This book is set in a world where careless and entitled human attitudes have destroyed the environment to the point where you need to wear a gas mask when you venture out of your house, you can’t drink the water because pollution has ruined rivers and oceans all over the world, crop failings on a massive scale has made fresh produce a luxury only the very wealthy can afford (while lower classes survive on processed… edibles), the government is increasingly controlled by corporations and a bunch of diseases have mutated to resist antibiotics and other medication. People have become extremely polarized and every issue is an “us vs. everyone else” sort of deal, entertainment news are the headlines instead of actual world events of consequences, the president is basically a puppet for smarter and more ruthless political strategists, and if you are concerned about the environment then you are a dirty liberal hippie. Just a reminder: this was science-fiction in 1972!
The narrative of “The Sheep Look Up” is a collage of newspaper clippings, advertisements, poems, public announcements and more traditional chapters that cover a period of a year. All these entries seem to orbit around a contaminated shipment of relief nutrients that ends up driving an entire small African village insane, and Austin Train; a scientist now considered to be a traitor and dissident by the authorities, who want him dead. On the other hand, he is hailed as a hero by a group of violent environmental activists (think Greenpeace gone terrorist). But not unlike Ian MacKaye, he’s not quite sure what these people are doing in his name has anything to do with what he talked and wrote about before he had to go in hiding. There is a lot of civil unrest just under the surface, and Philip Mason, Peg Mankiewicz, Lucy Ramage, Hugh Pettingill and a handful of other characters watch the world collapse around them. We see their struggle to give their children good health care, to expose the cycle of corruption that keeps the status quo in place, to right the wrongs done to their planet. Their stories are interconnected because that’s how human lives are: linked to each other – and losing sight of that is the first step down a pretty bad road.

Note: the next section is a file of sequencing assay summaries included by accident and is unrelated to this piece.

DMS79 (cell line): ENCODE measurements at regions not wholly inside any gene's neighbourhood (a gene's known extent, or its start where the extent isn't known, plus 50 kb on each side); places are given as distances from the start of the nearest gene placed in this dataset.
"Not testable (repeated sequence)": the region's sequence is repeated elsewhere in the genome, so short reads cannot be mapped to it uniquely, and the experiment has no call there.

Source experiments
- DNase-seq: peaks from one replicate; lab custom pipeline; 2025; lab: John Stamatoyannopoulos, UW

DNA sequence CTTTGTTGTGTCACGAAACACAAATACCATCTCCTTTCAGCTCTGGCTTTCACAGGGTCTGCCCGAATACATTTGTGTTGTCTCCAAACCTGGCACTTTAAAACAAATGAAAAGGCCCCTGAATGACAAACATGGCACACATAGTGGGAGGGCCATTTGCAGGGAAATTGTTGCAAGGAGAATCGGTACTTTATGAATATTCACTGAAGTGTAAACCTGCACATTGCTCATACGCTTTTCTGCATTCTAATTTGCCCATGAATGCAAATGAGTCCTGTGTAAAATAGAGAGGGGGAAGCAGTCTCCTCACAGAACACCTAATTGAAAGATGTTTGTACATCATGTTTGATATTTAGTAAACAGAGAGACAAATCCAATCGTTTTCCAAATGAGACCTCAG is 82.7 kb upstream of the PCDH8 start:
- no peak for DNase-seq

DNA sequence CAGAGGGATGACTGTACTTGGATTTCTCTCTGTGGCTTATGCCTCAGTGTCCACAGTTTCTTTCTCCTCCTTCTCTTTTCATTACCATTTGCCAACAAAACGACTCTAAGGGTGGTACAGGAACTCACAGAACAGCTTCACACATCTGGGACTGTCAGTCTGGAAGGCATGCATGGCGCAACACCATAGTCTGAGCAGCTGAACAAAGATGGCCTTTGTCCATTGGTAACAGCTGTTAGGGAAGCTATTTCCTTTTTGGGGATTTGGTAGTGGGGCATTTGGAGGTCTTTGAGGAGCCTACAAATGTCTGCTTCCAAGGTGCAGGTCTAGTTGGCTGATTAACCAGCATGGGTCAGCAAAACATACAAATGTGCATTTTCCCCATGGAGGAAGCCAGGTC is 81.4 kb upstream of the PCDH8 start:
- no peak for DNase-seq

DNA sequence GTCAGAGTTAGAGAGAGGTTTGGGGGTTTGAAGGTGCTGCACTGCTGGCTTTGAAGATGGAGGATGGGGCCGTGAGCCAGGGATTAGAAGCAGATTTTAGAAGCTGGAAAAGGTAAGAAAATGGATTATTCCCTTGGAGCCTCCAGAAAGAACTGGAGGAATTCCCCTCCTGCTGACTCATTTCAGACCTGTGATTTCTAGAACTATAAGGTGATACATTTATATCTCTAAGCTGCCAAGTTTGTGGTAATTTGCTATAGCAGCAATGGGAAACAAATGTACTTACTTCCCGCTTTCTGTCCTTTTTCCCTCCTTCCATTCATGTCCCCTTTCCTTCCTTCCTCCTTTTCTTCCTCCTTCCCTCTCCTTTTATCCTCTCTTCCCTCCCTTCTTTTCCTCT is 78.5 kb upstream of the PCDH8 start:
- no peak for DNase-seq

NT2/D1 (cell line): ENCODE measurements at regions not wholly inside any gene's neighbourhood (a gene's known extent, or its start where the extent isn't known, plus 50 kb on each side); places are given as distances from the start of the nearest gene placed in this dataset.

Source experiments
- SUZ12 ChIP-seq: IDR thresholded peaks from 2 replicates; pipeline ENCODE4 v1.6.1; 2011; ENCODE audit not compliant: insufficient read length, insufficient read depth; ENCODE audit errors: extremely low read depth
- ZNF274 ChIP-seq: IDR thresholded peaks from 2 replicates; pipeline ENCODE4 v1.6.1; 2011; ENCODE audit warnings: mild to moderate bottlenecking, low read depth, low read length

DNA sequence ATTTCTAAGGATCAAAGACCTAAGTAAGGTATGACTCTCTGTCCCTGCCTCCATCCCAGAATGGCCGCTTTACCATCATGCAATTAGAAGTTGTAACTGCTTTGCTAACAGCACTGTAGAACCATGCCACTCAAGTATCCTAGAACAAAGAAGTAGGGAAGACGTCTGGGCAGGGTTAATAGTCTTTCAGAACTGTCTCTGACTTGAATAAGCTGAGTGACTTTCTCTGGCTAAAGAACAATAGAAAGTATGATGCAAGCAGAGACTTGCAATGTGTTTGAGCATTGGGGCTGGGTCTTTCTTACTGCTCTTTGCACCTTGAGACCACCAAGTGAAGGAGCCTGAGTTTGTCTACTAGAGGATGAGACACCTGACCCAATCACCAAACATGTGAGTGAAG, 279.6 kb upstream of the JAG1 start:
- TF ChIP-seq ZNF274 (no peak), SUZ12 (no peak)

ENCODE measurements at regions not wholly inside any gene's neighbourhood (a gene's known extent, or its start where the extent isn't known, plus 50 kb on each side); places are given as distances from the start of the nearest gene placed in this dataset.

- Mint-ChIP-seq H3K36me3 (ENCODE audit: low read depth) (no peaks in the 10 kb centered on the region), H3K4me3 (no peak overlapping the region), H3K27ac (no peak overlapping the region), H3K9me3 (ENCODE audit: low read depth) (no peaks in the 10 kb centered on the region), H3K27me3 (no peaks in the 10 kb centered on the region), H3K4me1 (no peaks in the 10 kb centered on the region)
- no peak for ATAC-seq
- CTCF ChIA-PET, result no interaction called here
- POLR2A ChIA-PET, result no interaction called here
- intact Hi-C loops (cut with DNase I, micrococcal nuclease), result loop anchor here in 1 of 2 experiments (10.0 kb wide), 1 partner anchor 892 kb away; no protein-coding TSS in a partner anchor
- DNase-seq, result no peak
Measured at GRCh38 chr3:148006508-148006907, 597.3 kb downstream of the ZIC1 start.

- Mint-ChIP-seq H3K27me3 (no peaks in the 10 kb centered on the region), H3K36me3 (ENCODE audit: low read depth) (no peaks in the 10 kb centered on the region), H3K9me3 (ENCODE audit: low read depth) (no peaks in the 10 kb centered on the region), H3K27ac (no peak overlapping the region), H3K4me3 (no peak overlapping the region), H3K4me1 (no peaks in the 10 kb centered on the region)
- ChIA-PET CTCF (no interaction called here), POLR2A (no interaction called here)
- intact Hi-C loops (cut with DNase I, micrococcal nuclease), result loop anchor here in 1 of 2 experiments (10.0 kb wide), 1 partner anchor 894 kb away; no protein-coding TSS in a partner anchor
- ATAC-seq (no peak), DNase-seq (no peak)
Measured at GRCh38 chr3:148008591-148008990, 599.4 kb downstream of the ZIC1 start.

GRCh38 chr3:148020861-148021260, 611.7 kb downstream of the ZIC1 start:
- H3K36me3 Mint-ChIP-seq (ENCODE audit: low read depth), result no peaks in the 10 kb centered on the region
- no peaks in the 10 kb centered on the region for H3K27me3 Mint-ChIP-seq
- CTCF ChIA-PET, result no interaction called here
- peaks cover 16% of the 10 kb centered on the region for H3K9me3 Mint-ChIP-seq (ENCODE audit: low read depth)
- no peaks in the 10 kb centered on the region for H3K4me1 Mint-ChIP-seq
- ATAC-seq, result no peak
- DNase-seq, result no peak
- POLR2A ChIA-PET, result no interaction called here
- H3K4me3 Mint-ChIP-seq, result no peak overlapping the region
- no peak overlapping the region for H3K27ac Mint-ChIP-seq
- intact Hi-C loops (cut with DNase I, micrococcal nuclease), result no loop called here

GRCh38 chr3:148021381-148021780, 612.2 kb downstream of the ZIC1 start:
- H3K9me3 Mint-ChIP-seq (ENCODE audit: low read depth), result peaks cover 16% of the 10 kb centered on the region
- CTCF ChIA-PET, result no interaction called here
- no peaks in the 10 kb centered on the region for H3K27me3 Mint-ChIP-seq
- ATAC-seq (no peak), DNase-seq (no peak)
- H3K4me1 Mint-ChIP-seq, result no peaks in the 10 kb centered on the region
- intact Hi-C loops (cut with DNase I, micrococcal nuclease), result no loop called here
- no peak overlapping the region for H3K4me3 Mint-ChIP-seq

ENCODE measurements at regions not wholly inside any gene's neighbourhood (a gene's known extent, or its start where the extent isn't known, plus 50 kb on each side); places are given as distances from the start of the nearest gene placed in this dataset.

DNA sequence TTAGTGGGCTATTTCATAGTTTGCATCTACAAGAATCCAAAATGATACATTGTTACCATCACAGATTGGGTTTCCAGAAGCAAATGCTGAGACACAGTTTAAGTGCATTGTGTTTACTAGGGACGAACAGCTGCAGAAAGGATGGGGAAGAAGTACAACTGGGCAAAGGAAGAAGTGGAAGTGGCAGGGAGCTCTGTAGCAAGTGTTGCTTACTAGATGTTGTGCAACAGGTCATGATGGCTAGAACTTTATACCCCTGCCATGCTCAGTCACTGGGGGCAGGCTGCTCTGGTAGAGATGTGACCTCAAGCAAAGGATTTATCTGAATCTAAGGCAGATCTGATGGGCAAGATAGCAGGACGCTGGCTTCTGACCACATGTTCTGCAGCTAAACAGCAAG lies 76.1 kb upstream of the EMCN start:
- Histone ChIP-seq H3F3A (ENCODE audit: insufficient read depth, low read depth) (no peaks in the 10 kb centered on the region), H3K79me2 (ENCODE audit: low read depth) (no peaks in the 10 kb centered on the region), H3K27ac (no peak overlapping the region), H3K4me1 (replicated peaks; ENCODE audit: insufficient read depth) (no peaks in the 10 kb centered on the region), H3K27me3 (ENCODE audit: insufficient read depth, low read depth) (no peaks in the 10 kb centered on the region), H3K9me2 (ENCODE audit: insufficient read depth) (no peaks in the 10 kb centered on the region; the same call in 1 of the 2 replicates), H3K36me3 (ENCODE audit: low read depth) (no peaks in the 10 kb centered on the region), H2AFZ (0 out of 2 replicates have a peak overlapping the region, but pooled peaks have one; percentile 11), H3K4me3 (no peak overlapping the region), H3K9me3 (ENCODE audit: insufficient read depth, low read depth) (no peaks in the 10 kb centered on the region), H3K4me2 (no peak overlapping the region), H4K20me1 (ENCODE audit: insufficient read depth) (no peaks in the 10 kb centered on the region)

This is not what I would call a fun read: it’s bleak and depressing, but it should be read by absolutely everyone. It’s a cautionary tale of the most alarming kind: the kind you can actually see unfold in front of your eyes when you watch the news. Sure, some elements are dated and betray the context in which it was written, such as the archaic technology, some outrageous racist and sexist attitudes and a handful of hilarious expressions nobody uses anymore. But you will cringe when you read this. A lot. Because its uncomfortably familiar and eerily prescient. And the rapidly escalating rhythm of the last hundred or so pages will freak you out.
I rated it 4 and a half stars because the tone is sometimes so dry that it’s difficult to differentiate between the various characters’ points of view. I would be reading and then stopping to think “Wait, who is this guy again?”. If it hadn’t been for that, I would have been tempted to call this book perfect in it’s devastating portrayal of an all-too realistic ecopocalypse.
I can't say I enjoyed the majority of this book. The style is very broken, telling many stories at once with very little indication of how they're related.
It's a bleak world where the climate is broken and polluted, the government is controlling and full of platitudes and outright lies, food and water is scarce, you need filtered masks to breath outside in the cities, and poverty is rampant. The story follows the lives of a number of people and how they survive in the world as it now stands.